5 Tips for Social Business Adoption: How SAS Succeeded
SAS needed a way to consolidate information repositories and wrangle millennials from using Facebook for work purposes. Here's how the business analytics company decided on and rolled out their enterprise collaboration platform, plus tips for success.
Mon, May 21, 2012
CIO — Business analytics company SAS was at a crossroads common to many companies pondering a social business platform: Its intranet housed various repositories of information that were cumbersome to navigate. The business, too, understood that millennials were seeking more social business tools.
"We have 12,000 employees and the knowledge is so widespread," says Karen Lee, senior director of internal communications. Lee was the point-person for implementing a solution for SAS. "We needed something that brought communication channels together—one place that would reference a lot of our communications."
Lee says discussions about what was next in communications prompted their interest in an enterprise collaboration platform. SAS was using Chatter, an organically created microblog, but the tool was mostly used mostly by employees who belonged to the research and development team. So, acknowledging their increasing population of millennials in the workplace, Lee says they investigated the services and tools this group of employees was currently using.
"They all were using sites like Facebook and Linkedin, and they were all very comfortable with smartphones," she says. "Looking at how they were communicating, I said, 'You know what? I want something like Facebook.'"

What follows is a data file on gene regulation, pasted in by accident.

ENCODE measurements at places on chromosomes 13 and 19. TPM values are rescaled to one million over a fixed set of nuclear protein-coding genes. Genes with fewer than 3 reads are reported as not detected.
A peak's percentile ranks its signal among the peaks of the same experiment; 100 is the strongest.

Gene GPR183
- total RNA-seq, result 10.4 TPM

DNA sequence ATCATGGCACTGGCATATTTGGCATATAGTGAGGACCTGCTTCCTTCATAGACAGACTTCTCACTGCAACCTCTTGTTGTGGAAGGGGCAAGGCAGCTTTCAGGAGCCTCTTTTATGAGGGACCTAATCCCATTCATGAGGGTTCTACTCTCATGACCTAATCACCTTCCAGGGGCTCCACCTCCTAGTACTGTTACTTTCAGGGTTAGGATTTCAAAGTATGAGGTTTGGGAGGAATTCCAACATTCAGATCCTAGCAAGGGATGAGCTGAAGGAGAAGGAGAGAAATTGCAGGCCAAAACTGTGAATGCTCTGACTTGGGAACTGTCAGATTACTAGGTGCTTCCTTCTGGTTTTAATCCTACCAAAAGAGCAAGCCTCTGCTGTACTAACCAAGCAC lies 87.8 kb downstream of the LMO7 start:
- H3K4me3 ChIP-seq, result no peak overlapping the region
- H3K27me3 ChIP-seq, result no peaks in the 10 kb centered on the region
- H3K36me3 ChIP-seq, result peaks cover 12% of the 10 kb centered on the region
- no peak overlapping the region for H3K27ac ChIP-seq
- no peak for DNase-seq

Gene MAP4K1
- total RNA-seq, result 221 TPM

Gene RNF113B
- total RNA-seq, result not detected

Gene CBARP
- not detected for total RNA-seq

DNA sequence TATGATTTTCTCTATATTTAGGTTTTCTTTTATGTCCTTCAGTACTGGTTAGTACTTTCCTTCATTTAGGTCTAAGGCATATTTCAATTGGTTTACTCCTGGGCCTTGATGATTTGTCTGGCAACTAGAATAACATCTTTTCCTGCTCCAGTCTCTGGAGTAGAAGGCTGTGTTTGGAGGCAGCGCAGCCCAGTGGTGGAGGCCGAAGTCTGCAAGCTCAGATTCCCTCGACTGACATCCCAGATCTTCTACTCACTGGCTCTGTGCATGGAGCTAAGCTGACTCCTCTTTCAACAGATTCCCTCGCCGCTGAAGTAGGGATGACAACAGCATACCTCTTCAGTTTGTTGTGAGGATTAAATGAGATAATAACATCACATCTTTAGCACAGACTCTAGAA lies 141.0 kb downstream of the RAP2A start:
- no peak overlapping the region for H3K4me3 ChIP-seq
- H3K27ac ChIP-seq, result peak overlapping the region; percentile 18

Objective: Be as Compelling as Facebook
Becky Graebe, manager of internal communications, who worked closely with Lee during their search and implementation of an enterprise collaboration tool, says that when they discovered that millennials were turning to social networks like Facebook to communicate, they realized the need for a platform was more urgent than they first thought.
"There were a lot of people on Facebook talking about what was happening at the company, but we had absolutely no control over what would happen or what was said there," Graebe says. "We knew we had to build a platform that was so compelling they'd have to use it."
From an IT perspective, Tom Sherrod, senior director of IT for SAS's information systems division, says that their main requirement was that the solution was fast to roll out. "Different business units had different requirements," he says. "We narrowed down the requirements to only the common ones." In total, they gathered more than 100 requirements from every division in the company.
Still unsure whether or not they would build the system themselves, they looked at several vendors. One in particular—Socialcast—met many of their requirements. "Socialcast had the right balance between feature set and cost for what we were looking for," Sherrod says. They signed with Socialcast, and after six weeks, SAS launched a pilot of their platform, which they later would call "The Hub."